Six Core Questions of a Content Audit

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As part of its relentless quest to cleanse the Internet of substandard content, Google has already unleashed the fury of pandas, penguins and hummingbirds. No one knows what’s next, but it’s sure to be as devastating as Google’s previous algorithm updates. Some businesses are still picking up the pieces after Penguin 2.1 in October. Not every website needs to fear change, though: by arranging a content audit of your existing website and supporting copy, you can not only dramatically reduce risks of search engine drops, but also better connect with your target market and boost conversion rates.

Here are a few key questions that a content strategist or web design company might ask during a content audit:

  • Does existing content capture the brand’s desired voice?
  • Does it speak directly to the target market?
  • Can it fit within a clean, user-friendly website navigation?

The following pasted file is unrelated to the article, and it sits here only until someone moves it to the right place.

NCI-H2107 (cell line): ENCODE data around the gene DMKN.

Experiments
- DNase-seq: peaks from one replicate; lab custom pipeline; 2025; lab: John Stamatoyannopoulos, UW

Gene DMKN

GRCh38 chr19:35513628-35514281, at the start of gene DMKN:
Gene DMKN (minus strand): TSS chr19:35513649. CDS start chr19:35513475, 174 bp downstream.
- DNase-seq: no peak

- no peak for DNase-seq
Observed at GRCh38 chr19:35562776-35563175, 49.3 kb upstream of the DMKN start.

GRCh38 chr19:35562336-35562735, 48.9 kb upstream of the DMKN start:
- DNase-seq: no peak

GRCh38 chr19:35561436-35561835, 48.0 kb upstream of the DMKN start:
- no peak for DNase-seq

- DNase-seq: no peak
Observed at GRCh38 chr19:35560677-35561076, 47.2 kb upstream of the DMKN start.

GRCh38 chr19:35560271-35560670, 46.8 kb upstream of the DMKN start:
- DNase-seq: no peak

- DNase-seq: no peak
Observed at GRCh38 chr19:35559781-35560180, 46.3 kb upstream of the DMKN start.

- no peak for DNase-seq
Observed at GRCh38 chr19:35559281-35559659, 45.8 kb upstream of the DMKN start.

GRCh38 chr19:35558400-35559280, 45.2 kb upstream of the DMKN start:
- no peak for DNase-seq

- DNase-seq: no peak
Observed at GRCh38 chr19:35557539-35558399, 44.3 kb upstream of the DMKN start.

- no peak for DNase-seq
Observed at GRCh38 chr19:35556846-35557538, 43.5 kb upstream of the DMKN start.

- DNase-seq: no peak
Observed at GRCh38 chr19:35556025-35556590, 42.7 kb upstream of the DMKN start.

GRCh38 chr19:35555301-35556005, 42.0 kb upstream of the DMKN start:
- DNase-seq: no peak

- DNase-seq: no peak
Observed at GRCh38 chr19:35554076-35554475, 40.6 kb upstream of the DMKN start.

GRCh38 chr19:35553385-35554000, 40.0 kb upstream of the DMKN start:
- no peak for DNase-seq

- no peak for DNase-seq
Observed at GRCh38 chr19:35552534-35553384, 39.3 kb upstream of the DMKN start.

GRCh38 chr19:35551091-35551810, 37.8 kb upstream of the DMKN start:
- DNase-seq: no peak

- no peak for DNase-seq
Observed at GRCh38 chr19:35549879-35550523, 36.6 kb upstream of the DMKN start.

• Is there balance between content types (text, images, video, user-generated, etc.)?
  • Will it achieve stated goals (e.g. sell products, inform the public, yield inquiries about service, etc.)?
  • Is it conducive to regular updating, and how will that relate to the new website’s content management system (CMS)?

1. Does existing content capture the brand’s desired voice?

Over the years and the shifts in personnel, an organization’s content can become disjointed. It gradually, sometimes imperceptibly, loses the brand’s original voice and ends up reading like the guest book of a resort. During that time, brands also get overhauled—or grow so stale that they desperately need one. Larger companies generally control their brand voice with an iron fist, but this doesn’t jibe with the modern need for fresh, spontaneous and copious content. Smaller companies, meanwhile, rarely have the resources to devote to strong web copy in the first place.

Whatever the circumstances, whatever the company’s size, a content audit can help. During the initial phase of the project, your web design company should invest the time to analyze your brand’s identity, its history and its projected future—how it will stand the test of time. More recently there’s been a dramatic shift away from the stuffy, self-congratulatory style of old, replaced by something a lot more personal, and a lot more relatable. Even well-established brands have embraced a content strategy that drops the suit and tie in favour of a T-shirt (or at least a polo shirt). It works by cutting out the corporate bull and getting to the point. A simple concept, but a powerful one.